The Asian Carbon Century
Jackson Ewing in the International Emissions Trading Association’s "IETA Insights"
The epicenter of global emissions trading is moving east. The most vital measures for addressing global climate change are to help large, developing nations industrialize without runaway greenhouse gas (GHG) emissions, and to bring the capital and capacities of wealthy countries and firms to bear effectively. Emissions trading systems (ETSs) in the Asia-Pacific can do both. Their domestic effectiveness and regional connectivity will define the next generation of emissions trading, and help shape future international climate change mitigation policies and resource flows.
Published in the International Emissions Trading Association’s second edition of the IETA Insights, "The Asian Carbon Century" by Jackson Ewing, Director of Asian Sustainability at the Asia Society Policy Institute, offers thoughts on the carbon market developments and prospects for integration in Asia. Dr. Ewing argues that the most impactful carbon market developments are now occurring in the Asia-Pacific with Northeast Asian countries at the forefront. He emphasizes that while Asian countries are currently focused on domestic progress, there are promising signs of regional interest and formative phases need to yield markets that are flexible and “linkage ready” if the benefits of market connectivity are to take shape.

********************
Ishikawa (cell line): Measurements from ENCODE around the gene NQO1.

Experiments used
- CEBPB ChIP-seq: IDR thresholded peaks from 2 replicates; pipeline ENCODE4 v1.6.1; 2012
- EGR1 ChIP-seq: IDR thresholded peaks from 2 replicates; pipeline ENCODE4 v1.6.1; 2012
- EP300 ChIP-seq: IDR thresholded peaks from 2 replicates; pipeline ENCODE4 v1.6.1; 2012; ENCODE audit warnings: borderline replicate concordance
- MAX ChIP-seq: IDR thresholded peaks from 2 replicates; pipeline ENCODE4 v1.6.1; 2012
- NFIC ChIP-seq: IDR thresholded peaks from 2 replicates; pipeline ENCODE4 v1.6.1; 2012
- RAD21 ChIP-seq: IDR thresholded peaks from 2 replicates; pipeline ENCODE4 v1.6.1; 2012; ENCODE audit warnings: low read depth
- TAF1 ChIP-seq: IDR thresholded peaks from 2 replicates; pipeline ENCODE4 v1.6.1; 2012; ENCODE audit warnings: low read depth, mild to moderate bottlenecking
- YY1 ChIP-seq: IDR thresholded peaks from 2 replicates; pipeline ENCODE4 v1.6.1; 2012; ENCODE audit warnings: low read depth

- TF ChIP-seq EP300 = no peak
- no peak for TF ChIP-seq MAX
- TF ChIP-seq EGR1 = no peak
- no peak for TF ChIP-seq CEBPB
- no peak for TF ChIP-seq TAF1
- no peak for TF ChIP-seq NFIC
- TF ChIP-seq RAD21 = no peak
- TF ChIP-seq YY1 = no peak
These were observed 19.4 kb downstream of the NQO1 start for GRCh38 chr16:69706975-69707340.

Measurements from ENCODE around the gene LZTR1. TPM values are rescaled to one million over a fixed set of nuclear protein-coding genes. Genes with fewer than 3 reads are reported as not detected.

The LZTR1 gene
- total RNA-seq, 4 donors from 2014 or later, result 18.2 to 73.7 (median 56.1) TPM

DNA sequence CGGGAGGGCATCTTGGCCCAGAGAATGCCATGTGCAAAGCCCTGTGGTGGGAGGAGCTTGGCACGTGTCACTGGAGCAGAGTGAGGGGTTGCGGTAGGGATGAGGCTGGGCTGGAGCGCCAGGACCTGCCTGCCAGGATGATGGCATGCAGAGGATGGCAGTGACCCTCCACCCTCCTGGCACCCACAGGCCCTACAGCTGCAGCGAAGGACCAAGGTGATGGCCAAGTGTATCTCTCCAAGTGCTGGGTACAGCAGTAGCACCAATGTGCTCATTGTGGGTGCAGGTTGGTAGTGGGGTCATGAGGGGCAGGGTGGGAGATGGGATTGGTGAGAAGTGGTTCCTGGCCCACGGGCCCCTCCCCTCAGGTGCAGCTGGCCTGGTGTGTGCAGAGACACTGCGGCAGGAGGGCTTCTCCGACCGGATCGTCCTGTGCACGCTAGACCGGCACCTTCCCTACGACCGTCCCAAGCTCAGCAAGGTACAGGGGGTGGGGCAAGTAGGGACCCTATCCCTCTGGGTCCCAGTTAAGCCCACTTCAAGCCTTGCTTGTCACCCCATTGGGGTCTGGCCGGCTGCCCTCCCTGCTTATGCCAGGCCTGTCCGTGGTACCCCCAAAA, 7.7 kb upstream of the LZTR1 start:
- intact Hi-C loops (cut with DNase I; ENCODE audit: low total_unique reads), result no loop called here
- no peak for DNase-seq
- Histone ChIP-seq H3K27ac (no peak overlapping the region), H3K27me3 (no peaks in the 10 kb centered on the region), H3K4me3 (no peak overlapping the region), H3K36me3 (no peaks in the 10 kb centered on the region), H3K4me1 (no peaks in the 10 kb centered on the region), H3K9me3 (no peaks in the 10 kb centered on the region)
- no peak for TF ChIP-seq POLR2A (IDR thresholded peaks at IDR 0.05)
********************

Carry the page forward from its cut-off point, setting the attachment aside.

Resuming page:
Duke University's Jackson Ewing, Environmental Defense Fund's Xiaolu Zhao, and SinoCarbon.'s Zhibin Chen discuss what China's just-launched emissions trading scheme will mean for climate change.
ASPI report on carbon market cooperation and linkage in Northeast Asia.
ASPI report outlining ways to foster regional trade and carbon market cooperation between China, Japan, and South Korea.
ASPI report on how major companies operating in Northeast Asia can drive carbon market cooperation and capitalize on its opportunities.